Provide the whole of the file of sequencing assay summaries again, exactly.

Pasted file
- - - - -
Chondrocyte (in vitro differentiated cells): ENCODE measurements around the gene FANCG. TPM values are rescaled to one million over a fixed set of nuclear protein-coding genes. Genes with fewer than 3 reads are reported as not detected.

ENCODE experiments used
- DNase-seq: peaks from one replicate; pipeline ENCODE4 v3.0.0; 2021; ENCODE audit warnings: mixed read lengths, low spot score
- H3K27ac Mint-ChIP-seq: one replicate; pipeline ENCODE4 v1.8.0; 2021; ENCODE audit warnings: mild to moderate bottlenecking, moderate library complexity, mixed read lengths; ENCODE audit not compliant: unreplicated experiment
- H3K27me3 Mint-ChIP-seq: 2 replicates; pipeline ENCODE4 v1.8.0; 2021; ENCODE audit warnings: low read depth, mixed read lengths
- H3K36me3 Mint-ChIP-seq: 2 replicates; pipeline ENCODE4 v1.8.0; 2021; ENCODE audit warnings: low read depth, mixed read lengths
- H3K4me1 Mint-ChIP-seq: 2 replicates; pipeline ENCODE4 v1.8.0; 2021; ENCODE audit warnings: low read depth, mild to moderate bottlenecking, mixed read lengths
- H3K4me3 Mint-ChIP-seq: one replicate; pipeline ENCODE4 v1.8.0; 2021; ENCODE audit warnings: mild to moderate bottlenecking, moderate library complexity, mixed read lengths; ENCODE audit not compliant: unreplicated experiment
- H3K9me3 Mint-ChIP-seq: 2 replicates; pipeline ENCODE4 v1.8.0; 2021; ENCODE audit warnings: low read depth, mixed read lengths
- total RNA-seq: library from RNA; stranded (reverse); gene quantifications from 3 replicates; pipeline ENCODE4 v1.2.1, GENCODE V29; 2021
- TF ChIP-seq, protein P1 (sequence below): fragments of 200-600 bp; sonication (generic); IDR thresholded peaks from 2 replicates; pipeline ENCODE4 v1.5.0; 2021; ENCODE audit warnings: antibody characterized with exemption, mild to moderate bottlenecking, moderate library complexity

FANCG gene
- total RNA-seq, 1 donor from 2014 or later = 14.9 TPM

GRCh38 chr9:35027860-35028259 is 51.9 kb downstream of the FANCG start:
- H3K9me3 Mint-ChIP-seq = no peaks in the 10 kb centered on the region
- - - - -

Chondrocyte (in vitro differentiated cells): ENCODE measurements around the gene FANCG. TPM values are rescaled to one million over a fixed set of nuclear protein-coding genes. Genes with fewer than 3 reads are reported as not detected.

ENCODE experiments used
- DNase-seq: peaks from one replicate; pipeline ENCODE4 v3.0.0; 2021; ENCODE audit warnings: mixed read lengths, low spot score
- H3K27ac Mint-ChIP-seq: one replicate; pipeline ENCODE4 v1.8.0; 2021; ENCODE audit warnings: mild to moderate bottlenecking, moderate library complexity, mixed read lengths; ENCODE audit not compliant: unreplicated experiment
- H3K27me3 Mint-ChIP-seq: 2 replicates; pipeline ENCODE4 v1.8.0; 2021; ENCODE audit warnings: low read depth, mixed read lengths
- H3K36me3 Mint-ChIP-seq: 2 replicates; pipeline ENCODE4 v1.8.0; 2021; ENCODE audit warnings: low read depth, mixed read lengths
- H3K4me1 Mint-ChIP-seq: 2 replicates; pipeline ENCODE4 v1.8.0; 2021; ENCODE audit warnings: low read depth, mild to moderate bottlenecking, mixed read lengths
- H3K4me3 Mint-ChIP-seq: one replicate; pipeline ENCODE4 v1.8.0; 2021; ENCODE audit warnings: mild to moderate bottlenecking, moderate library complexity, mixed read lengths; ENCODE audit not compliant: unreplicated experiment
- H3K9me3 Mint-ChIP-seq: 2 replicates; pipeline ENCODE4 v1.8.0; 2021; ENCODE audit warnings: low read depth, mixed read lengths
- total RNA-seq: library from RNA; stranded (reverse); gene quantifications from 3 replicates; pipeline ENCODE4 v1.2.1, GENCODE V29; 2021
- TF ChIP-seq, protein P1 (sequence below): fragments of 200-600 bp; sonication (generic); IDR thresholded peaks from 2 replicates; pipeline ENCODE4 v1.5.0; 2021; ENCODE audit warnings: antibody characterized with exemption, mild to moderate bottlenecking, moderate library complexity

FANCG gene
- total RNA-seq, 1 donor from 2014 or later = 14.9 TPM

GRCh38 chr9:35027860-35028259 is 51.9 kb downstream of the FANCG start:
- H3K9me3 Mint-ChIP-seq = no peaks in the 10 kb centered on the region